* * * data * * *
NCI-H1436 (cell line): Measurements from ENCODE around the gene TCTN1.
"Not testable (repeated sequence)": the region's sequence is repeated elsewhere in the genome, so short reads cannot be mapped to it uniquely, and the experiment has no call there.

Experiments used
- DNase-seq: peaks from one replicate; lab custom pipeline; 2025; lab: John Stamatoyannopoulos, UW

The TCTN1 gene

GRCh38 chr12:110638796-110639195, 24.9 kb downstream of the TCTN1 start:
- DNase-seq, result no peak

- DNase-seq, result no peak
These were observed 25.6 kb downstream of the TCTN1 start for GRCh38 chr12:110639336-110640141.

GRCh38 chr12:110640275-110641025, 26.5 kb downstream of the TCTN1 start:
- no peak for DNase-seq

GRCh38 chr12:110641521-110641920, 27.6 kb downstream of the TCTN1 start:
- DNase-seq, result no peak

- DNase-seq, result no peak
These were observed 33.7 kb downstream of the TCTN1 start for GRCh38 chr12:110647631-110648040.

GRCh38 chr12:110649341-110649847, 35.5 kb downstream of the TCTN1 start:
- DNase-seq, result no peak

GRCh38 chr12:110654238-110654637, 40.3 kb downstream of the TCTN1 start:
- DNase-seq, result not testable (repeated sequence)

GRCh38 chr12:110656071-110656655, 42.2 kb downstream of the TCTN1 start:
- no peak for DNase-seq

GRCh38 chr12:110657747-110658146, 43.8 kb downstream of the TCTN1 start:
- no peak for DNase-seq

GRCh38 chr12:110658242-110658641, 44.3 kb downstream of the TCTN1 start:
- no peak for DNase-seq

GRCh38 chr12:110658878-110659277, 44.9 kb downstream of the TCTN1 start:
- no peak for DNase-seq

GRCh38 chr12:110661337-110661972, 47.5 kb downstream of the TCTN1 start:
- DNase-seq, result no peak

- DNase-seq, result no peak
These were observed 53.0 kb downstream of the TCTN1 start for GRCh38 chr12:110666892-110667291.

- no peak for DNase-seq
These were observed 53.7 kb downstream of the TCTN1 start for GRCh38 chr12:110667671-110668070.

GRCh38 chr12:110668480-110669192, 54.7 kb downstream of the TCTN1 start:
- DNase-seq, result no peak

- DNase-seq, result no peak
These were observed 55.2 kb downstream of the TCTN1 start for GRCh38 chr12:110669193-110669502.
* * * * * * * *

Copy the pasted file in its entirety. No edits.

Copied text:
NCI-H1436 (cell line): Measurements from ENCODE around the gene TCTN1.
"Not testable (repeated sequence)": the region's sequence is repeated elsewhere in the genome, so short reads cannot be mapped to it uniquely, and the experiment has no call there.

Experiments used
- DNase-seq: peaks from one replicate; lab custom pipeline; 2025; lab: John Stamatoyannopoulos, UW

The TCTN1 gene

GRCh38 chr12:110638796-110639195, 24.9 kb downstream of the TCTN1 start:
- DNase-seq, result no peak

- DNase-seq, result no peak
These were observed 25.6 kb downstream of the TCTN1 start for GRCh38 chr12:110639336-110640141.

GRCh38 chr12:110640275-110641025, 26.5 kb downstream of the TCTN1 start:
- no peak for DNase-seq

GRCh38 chr12:110641521-110641920, 27.6 kb downstream of the TCTN1 start:
- DNase-seq, result no peak

- DNase-seq, result no peak
These were observed 33.7 kb downstream of the TCTN1 start for GRCh38 chr12:110647631-110648040.

GRCh38 chr12:110649341-110649847, 35.5 kb downstream of the TCTN1 start:
- DNase-seq, result no peak

GRCh38 chr12:110654238-110654637, 40.3 kb downstream of the TCTN1 start:
- DNase-seq, result not testable (repeated sequence)

GRCh38 chr12:110656071-110656655, 42.2 kb downstream of the TCTN1 start:
- no peak for DNase-seq

GRCh38 chr12:110657747-110658146, 43.8 kb downstream of the TCTN1 start:
- no peak for DNase-seq

GRCh38 chr12:110658242-110658641, 44.3 kb downstream of the TCTN1 start:
- no peak for DNase-seq

GRCh38 chr12:110658878-110659277, 44.9 kb downstream of the TCTN1 start:
- no peak for DNase-seq

GRCh38 chr12:110661337-110661972, 47.5 kb downstream of the TCTN1 start:
- DNase-seq, result no peak

- DNase-seq, result no peak
These were observed 53.0 kb downstream of the TCTN1 start for GRCh38 chr12:110666892-110667291.

- no peak for DNase-seq
These were observed 53.7 kb downstream of the TCTN1 start for GRCh38 chr12:110667671-110668070.

GRCh38 chr12:110668480-110669192, 54.7 kb downstream of the TCTN1 start:
- DNase-seq, result no peak

- DNase-seq, result no peak
These were observed 55.2 kb downstream of the TCTN1 start for GRCh38 chr12:110669193-110669502.